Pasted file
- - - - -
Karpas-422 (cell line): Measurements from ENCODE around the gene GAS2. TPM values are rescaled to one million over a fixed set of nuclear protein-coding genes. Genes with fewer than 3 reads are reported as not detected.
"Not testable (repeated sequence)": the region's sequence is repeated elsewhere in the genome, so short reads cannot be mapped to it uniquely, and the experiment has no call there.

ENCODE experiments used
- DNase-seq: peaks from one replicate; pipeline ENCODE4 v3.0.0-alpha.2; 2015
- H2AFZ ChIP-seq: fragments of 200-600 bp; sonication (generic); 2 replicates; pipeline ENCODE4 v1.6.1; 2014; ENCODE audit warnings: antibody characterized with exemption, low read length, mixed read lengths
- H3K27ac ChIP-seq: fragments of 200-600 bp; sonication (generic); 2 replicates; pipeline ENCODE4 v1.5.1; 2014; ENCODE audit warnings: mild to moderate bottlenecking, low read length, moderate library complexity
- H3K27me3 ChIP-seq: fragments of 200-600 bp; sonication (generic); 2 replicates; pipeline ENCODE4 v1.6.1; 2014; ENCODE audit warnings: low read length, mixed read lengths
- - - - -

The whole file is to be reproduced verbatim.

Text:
Karpas-422 (cell line): Measurements from ENCODE around the gene GAS2. TPM values are rescaled to one million over a fixed set of nuclear protein-coding genes. Genes with fewer than 3 reads are reported as not detected.
"Not testable (repeated sequence)": the region's sequence is repeated elsewhere in the genome, so short reads cannot be mapped to it uniquely, and the experiment has no call there.

ENCODE experiments used
- DNase-seq: peaks from one replicate; pipeline ENCODE4 v3.0.0-alpha.2; 2015
- H2AFZ ChIP-seq: fragments of 200-600 bp; sonication (generic); 2 replicates; pipeline ENCODE4 v1.6.1; 2014; ENCODE audit warnings: antibody characterized with exemption, low read length, mixed read lengths
- H3K27ac ChIP-seq: fragments of 200-600 bp; sonication (generic); 2 replicates; pipeline ENCODE4 v1.5.1; 2014; ENCODE audit warnings: mild to moderate bottlenecking, low read length, moderate library complexity
- H3K27me3 ChIP-seq: fragments of 200-600 bp; sonication (generic); 2 replicates; pipeline ENCODE4 v1.6.1; 2014; ENCODE audit warnings: low read length, mixed read lengths